I wrote about the practicalities of copyright-and-painting at greater length over here.

But! This goes against the grains of my goals for #30×30 – so – I’ll be back to working from my sketches tomorrow :)

Day 12 : #30x30DirectWatercolor2019 : Seascapes

June 12, 2019

“The Falcon Cannot Hear the Falconer”

“The Blood-Dimmed Tide is Loosened”

Day 11 : #30x30DirectWatercolor2019 : Wet-in-Wetlands

June 11, 2019

The sketch for this – just something that appeared – ended up feeling oddly specific to me. I think it’s a recasting of an oil painting I did last year. But its also a memory of a visit to the nearby Coopers Marsh. Though it doesn’t look anything like the work I did on location.

Of note to watercolorists: these paintings – the whole series – use a fair bit of white pigment. Both Titanium White, and a mix from Holbein called Grey of Grey – which is just a dirty white. I’m not even sure why they make it – but I find it attractive so I guess that’s why. A cool grey mix that explodes nicely when placed into wet. If you had to make it from black and white, I suppose you’d be hard pressed to get it as pale as it is.

I know many people don’t use white in their watercolor paintings. Our national watercolor society doesn’t even allow any significant use of opaque pigments in the competition entries. They used to have an arbitrary rule of only 10% opaque pigment allowed. Lately they’ve been saying, opaque pigment must not be a “significant portion of the work”.

Whatever that means.

But of course, the use of mixed whites is completely different than reserving paper. Mixed pigment can bloom and float, and it takes on the color of nearby wet areas. Reserved white will always be hard-edged and overly brilliant.

So, if it’s mist, weather effects, frost or seafoam – or returning white glints to a dark passage – I think watercolorists should reconsider the old-school mentality forbidding white. Just the same as banning black. Nothing should be off limits if it gives you the results you’re looking for.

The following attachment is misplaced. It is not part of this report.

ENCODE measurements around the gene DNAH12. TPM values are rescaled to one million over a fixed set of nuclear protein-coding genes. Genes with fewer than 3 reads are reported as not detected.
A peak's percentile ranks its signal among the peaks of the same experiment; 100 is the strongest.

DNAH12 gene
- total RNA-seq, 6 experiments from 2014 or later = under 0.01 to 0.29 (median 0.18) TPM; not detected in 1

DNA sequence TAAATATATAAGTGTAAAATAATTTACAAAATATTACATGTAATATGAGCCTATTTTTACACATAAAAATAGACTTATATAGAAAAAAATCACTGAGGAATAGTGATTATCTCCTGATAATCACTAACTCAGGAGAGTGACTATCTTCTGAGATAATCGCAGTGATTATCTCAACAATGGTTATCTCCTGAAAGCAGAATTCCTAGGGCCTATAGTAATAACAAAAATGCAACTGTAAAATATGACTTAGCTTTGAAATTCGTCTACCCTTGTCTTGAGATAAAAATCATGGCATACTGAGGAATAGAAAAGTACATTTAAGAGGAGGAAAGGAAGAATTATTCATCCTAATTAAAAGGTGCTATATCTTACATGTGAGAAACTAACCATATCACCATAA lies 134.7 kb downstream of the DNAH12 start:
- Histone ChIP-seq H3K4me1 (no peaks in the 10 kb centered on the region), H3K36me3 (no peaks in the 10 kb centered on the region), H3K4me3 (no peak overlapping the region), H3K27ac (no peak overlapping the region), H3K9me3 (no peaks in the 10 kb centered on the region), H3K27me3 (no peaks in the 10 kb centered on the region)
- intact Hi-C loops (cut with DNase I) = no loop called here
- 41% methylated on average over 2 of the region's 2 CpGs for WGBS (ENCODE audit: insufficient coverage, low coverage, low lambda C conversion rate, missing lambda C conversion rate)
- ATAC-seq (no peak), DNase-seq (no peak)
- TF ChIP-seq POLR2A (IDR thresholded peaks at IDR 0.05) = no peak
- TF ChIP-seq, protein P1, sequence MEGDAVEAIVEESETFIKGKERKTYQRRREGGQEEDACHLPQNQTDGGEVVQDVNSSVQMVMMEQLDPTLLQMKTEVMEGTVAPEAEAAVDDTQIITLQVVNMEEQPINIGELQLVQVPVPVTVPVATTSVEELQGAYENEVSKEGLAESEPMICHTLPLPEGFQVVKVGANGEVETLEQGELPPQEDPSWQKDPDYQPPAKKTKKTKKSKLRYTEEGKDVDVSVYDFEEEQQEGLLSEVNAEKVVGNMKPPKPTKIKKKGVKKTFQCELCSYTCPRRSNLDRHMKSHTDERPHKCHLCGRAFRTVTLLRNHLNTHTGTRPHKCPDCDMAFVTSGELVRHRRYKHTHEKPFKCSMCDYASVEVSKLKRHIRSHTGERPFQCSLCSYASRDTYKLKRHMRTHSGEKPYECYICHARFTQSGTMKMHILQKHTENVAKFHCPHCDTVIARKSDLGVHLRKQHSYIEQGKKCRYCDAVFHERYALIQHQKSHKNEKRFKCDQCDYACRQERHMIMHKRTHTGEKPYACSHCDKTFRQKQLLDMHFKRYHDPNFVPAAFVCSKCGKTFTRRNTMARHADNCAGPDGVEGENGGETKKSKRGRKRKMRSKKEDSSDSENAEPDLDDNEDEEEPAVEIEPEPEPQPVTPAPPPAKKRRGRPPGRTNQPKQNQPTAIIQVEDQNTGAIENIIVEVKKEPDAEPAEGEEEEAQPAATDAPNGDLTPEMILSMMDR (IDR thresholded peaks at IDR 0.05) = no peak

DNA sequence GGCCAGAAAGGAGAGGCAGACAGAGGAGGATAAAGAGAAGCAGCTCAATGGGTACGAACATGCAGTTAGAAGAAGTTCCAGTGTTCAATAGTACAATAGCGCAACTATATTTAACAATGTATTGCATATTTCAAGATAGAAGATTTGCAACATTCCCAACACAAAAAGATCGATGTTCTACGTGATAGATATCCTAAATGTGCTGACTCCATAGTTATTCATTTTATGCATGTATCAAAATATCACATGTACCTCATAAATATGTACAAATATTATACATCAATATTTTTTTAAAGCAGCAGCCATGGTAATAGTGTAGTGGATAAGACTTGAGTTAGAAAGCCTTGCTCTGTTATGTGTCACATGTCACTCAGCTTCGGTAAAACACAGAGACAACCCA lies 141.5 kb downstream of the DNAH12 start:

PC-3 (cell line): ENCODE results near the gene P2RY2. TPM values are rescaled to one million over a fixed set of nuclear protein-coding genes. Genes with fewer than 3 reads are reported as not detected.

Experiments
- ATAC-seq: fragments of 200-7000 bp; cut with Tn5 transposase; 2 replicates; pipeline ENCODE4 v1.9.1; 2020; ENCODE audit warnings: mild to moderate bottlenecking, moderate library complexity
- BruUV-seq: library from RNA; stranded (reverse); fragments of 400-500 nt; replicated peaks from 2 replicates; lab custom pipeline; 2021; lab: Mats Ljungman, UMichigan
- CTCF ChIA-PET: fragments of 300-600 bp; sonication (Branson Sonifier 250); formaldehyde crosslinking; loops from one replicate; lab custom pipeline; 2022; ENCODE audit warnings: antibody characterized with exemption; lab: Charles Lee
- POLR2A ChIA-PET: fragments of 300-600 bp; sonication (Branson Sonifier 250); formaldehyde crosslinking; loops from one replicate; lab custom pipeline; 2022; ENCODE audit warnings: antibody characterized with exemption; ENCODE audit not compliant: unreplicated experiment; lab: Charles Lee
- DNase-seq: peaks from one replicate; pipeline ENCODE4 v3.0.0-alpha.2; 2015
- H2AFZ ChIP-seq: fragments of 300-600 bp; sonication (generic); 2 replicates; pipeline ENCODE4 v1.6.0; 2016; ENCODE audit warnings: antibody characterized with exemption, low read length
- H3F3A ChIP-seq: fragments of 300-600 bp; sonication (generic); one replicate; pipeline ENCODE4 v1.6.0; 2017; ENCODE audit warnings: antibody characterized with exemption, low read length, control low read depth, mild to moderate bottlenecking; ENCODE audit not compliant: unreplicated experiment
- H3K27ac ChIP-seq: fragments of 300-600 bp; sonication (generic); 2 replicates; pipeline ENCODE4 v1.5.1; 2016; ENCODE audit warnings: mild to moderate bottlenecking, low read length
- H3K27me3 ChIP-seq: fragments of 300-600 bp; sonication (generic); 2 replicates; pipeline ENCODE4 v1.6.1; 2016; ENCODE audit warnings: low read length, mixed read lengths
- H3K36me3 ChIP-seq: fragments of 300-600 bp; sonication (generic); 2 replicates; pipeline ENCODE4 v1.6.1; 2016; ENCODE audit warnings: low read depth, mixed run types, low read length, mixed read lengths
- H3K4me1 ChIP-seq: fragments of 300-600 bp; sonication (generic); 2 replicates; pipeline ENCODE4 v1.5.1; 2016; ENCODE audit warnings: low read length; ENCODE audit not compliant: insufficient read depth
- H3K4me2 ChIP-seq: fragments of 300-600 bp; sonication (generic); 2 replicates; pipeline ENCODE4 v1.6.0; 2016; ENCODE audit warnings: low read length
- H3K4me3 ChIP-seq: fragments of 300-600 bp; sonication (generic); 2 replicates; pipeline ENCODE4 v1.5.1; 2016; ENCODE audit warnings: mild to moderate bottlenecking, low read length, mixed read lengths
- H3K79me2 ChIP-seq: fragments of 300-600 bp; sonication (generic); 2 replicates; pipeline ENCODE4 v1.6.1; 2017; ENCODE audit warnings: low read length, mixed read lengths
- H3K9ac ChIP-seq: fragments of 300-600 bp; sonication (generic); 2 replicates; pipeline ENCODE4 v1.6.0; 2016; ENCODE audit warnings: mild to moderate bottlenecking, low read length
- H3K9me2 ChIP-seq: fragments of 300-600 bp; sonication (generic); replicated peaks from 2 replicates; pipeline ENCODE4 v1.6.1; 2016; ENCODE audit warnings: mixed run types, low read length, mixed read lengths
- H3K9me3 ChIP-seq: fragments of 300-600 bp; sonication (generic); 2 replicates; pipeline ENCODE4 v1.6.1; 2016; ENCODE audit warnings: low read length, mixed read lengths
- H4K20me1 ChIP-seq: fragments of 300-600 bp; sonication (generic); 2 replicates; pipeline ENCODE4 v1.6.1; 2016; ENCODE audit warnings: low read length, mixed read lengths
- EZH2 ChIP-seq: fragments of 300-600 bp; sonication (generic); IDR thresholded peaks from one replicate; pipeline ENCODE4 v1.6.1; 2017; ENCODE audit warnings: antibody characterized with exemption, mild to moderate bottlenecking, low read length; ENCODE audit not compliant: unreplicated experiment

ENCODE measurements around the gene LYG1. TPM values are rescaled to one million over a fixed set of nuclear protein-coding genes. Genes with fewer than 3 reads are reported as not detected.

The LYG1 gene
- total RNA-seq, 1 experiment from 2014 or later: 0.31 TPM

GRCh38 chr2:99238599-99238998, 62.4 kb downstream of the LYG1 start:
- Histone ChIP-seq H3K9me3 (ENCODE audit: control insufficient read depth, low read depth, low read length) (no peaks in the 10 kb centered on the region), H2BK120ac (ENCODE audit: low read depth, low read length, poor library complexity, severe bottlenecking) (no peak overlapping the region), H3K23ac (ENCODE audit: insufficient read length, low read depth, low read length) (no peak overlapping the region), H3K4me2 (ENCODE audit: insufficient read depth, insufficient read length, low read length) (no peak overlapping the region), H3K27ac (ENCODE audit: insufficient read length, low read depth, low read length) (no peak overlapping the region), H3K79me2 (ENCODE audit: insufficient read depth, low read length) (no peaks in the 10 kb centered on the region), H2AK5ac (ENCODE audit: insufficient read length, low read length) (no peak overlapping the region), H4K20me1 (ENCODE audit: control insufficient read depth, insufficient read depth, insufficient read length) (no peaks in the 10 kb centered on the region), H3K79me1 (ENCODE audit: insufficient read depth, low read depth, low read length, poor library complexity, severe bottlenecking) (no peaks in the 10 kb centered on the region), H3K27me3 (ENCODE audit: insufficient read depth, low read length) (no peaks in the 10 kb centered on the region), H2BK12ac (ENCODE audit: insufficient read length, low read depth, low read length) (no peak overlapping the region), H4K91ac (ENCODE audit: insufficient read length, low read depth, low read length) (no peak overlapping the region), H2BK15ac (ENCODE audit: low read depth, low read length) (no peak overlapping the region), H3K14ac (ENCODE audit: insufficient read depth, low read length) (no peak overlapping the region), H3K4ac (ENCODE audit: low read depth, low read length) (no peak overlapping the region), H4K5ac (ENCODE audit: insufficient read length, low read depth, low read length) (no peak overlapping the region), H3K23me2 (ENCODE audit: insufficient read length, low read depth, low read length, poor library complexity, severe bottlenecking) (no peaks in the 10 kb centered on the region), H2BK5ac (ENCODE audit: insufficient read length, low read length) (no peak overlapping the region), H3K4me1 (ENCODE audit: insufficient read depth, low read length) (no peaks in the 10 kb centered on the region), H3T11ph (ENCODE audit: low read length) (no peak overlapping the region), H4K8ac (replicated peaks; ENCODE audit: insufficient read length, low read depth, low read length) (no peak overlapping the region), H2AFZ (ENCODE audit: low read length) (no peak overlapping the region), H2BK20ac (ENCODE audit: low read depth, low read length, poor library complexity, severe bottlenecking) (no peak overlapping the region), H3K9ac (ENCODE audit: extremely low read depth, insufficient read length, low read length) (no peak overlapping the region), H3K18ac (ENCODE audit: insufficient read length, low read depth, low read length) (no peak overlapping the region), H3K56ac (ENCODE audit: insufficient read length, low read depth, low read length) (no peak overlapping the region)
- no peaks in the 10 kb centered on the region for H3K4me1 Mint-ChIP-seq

Day 10 : #30x30DirectWatercolor2019 : Wreckers’ Beach

June 10, 2019

I have this theory that landscape paintings are a kind of magic teleporter.

When I look at a great painting, I feel like I’m actually there – traveling into the picture plane.

I’m telling myself a little story about wandering down this path towards the seashore, early morning mist sparkling on the water. It’s cold out, and the land is back-lit, pushing everything into shadow. I can see the path wind out of sight, off the edge of the painting and into the dunes. There’s a little inlet here, with the sea out in the distance.

You can create a whole novel imaging yourself traveling through the image.

Perhaps, this was the goal of all the plein air painting I’ve done. To build up a mental library of scenery for future-me to draw upon. Except, I’m pretty sure I’ve never actually been to this place.


Day Nine : #30x30DirectWatercolor2019 : Apocalypse Now

June 9, 2019

I wonder if this one didn’t capture the mood of the sketch? Maybe…maybe not…still debating with myself.

In my mind, looking at the black and white, I was seeing a great green slow-moving river surrounded by jungle, something like the Amazon. Seen from the point of view of a boat drifting downstream. Made me think of Joseph Conrad’s Heart of Darkness. For me, first encountered as a teenager through the Coppola film Apocalypse Now.

I did a couple more tries, but – ultimately I think this one still has potential that I haven’t captured. Something about it isn’t black and glossy enough for this series.

No worries, there’s always other go.